Still, the Cavs can win this series without changing anything. That has been the theme of the the Eastern Conference playoffs: If your offense isn't potent enough to really tear apart Cleveland's best offensive lineups -- like LeBron, Love and Frye sharing the floor -- the Cavs will feel free to play those and roast you into oblivion with unstoppable shooting. The Raptors turned the tables for two games, but given how badly they struggled on offense in the playoffs before that, it's unclear if they can do it again in Cleveland.

But even if the Cavs survive this round, they'll have to play much better defense to nab the prize that has eluded a wonderful city for too long.

Other random thoughts on a suddenly compelling series:

• The past two games represent validation for the Raptors. A demoralizing sweep would have raised real questions about DeRozan, Casey and whether 56 regular-season wins meant anything in the face of three straight shaky playoff appearances.

And, yes: This qualified as another shaky playoff run before these two fantastic home wins. Toronto through Game 2 of this series had scored 98.4 points per 100 possessions through 16 games -- almost nine points below its regular-season number, and a mark that would have ranked 29th overall. Lowry was out of sorts. DeRozan was mostly a bricky disaster with a dwindling assist rate; he looked at times almost congenitally unable to find a big man rolling to the rim.

Toronto might have been one gaffe by Pacers coach Frank Vogel in Game 5 away from bowing out in the first round again, a crusher that would have raised questions about Casey's job security -- even with Toronto holding a 2016-17 option they were leaning toward picking up regardless of the Pacers series, sources say. The Raptors then limped by a Miami Heat team missing two of its three best players, though the Raptors, of course, were without their own blossoming center in Jonas Valanciunas.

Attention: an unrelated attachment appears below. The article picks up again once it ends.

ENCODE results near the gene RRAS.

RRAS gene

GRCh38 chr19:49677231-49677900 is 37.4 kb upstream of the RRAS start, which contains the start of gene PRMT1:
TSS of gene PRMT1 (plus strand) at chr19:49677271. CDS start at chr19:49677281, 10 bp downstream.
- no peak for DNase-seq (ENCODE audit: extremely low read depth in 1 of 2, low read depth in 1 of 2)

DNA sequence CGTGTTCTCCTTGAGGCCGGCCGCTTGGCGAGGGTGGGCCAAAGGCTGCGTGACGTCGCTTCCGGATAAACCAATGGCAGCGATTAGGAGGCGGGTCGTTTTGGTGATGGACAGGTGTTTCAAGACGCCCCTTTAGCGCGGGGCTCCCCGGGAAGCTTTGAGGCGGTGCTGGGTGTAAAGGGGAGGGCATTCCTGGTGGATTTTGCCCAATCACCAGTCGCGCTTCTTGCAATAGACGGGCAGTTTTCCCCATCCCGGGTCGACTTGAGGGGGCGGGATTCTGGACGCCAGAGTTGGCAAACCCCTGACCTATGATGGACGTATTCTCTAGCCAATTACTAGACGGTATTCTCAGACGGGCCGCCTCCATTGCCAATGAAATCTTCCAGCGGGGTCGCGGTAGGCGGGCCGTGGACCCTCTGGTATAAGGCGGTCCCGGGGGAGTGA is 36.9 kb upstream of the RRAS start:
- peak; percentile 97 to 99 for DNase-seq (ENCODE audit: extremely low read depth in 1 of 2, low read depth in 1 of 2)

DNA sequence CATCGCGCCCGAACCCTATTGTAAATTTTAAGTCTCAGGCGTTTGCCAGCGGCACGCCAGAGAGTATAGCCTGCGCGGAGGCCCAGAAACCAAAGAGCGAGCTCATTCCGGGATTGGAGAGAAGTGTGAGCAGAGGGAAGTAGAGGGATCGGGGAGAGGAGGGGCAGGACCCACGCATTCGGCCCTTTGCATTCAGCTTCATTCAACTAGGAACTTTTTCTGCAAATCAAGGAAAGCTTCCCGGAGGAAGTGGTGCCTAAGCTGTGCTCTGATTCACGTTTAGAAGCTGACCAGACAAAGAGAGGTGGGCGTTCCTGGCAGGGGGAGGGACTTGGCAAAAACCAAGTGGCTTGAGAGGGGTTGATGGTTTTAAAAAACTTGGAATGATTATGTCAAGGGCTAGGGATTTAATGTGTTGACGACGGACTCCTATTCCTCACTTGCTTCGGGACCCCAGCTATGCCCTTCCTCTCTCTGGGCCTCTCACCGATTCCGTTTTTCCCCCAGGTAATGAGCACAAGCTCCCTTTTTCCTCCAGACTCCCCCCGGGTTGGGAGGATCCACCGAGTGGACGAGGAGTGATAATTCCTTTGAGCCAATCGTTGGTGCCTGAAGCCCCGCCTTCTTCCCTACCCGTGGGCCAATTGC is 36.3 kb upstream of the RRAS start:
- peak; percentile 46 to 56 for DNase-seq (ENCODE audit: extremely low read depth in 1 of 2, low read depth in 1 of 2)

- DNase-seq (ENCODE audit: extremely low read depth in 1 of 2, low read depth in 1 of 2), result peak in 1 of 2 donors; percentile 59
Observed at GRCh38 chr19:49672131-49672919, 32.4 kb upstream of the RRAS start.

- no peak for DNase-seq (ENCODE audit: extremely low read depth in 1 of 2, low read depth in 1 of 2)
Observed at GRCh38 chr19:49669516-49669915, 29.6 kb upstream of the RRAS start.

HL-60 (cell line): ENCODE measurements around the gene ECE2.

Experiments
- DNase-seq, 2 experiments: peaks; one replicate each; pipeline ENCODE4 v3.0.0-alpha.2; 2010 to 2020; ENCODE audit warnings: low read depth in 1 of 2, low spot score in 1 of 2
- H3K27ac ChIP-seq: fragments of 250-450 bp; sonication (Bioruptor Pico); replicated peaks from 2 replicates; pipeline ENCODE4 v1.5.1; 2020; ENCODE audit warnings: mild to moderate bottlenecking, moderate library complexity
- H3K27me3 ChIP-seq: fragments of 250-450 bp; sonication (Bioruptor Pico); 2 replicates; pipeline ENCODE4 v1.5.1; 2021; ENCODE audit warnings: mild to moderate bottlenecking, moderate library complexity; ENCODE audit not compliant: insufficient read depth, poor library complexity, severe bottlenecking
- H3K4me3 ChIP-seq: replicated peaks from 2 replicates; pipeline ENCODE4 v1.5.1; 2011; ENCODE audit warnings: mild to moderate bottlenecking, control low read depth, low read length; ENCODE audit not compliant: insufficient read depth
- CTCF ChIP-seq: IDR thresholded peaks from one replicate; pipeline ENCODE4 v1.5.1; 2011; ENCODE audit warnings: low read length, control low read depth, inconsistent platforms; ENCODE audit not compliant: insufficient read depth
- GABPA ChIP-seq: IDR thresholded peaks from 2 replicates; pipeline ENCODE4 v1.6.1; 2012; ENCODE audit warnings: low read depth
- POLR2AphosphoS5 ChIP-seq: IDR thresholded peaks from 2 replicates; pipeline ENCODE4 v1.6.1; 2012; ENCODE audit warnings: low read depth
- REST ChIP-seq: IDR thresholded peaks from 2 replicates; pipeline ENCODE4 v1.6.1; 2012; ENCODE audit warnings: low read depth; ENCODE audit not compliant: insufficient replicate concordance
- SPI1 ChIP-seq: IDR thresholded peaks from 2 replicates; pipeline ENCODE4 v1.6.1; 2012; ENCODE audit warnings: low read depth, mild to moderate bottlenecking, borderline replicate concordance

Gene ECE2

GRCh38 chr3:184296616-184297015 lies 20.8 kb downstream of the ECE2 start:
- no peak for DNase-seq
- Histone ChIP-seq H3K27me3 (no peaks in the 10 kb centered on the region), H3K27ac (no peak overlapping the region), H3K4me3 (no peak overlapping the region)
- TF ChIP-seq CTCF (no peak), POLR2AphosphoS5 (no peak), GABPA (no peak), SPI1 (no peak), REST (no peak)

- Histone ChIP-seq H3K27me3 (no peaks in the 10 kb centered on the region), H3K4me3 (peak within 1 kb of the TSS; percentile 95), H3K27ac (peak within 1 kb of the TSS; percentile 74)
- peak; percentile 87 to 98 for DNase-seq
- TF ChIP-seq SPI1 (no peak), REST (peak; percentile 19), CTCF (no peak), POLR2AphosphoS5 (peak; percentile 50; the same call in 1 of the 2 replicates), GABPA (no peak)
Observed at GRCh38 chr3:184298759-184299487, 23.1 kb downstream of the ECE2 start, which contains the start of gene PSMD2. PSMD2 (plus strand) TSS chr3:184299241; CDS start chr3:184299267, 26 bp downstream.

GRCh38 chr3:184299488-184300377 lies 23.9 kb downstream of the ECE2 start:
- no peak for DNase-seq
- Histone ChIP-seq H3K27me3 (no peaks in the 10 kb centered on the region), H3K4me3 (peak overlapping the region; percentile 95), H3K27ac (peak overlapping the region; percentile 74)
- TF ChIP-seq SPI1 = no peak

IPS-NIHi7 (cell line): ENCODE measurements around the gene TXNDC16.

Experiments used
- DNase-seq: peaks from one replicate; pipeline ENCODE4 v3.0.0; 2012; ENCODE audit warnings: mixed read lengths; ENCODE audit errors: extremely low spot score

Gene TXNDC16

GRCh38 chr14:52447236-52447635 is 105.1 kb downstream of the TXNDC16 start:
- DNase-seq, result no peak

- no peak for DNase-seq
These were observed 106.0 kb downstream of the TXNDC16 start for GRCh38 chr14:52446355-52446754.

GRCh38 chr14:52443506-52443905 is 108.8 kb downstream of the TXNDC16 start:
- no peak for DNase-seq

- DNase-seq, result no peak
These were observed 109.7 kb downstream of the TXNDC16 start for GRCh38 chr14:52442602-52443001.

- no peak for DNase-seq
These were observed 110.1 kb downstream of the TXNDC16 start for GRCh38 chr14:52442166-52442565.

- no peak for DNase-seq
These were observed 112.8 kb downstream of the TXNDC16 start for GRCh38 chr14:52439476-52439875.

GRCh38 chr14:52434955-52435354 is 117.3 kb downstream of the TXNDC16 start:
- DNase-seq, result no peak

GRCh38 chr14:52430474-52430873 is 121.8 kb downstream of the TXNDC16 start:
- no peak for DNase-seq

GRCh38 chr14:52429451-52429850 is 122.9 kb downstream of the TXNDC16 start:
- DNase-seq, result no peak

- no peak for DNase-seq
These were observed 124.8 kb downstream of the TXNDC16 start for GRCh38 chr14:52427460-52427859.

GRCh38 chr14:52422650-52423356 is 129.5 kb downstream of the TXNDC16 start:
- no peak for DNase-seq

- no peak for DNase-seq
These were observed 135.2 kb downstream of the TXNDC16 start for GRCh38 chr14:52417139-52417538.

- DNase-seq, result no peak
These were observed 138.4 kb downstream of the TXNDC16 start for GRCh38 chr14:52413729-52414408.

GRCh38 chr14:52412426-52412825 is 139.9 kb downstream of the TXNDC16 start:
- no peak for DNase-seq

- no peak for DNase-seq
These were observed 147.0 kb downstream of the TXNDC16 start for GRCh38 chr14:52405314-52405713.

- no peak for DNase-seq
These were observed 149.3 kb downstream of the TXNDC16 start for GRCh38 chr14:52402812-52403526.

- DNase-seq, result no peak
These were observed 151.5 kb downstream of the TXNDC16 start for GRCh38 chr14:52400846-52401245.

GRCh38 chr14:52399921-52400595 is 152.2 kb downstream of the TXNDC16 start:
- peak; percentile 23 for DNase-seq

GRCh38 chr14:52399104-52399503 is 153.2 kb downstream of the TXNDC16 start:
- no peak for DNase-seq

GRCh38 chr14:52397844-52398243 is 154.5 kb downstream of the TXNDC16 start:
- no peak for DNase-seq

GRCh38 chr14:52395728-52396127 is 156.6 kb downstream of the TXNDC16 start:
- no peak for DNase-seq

But they won those series, and they found themselves here against by far the best team they've faced. Lowry is Lowry again. DeRozan still can't shoot 3s, but he has found a comfort zone zigging and zagging his way into shots that feel good for him -- and engineering switches that make those shots easier.

Good for them. If you aren't happy for their fans, you are mean or from Cleveland.

• Holy Biyombo. The Raptors have almost no means of retaining him this offseason -- they don't have his Bird Rights, so they can't go over the cap to re-sign him, and they won't have any cap room leftover if they bring DeRozan back. This has already led some rival executives to wonder if Toronto might go bold and put Valanciunas on the trade block.

I'd pump the brakes. Biyombo has been incredible, and he can do real damage as a pick-and-roll dive man surrounded by shooters. The Raptors may not have quite enough shooting if DeRozan re-signs and if they replace Scola with someone who isn't a stretch power forward. Biyombo's hands have improved, but they're still stony. Valanciunas is barely 24, with a post game that is both brutal and silky, and he has an emerging confidence on defense. Trading a guy like that because Biyombo had one inspired postseason run is dangerous.

• Casey is coming for Mike Malone's throne as the pre-eminent sideline defender among head coaches. Chill out, Dwane! Don't hurt yourself out there!